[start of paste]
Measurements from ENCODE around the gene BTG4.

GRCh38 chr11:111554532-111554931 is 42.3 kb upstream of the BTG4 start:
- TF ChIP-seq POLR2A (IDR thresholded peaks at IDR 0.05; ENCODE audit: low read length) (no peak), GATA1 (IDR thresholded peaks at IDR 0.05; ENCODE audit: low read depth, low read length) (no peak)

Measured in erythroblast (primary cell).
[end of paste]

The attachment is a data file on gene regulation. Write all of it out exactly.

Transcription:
Measurements from ENCODE around the gene BTG4.

GRCh38 chr11:111554532-111554931 is 42.3 kb upstream of the BTG4 start:
- TF ChIP-seq POLR2A (IDR thresholded peaks at IDR 0.05; ENCODE audit: low read length) (no peak), GATA1 (IDR thresholded peaks at IDR 0.05; ENCODE audit: low read depth, low read length) (no peak)

Measured in erythroblast (primary cell).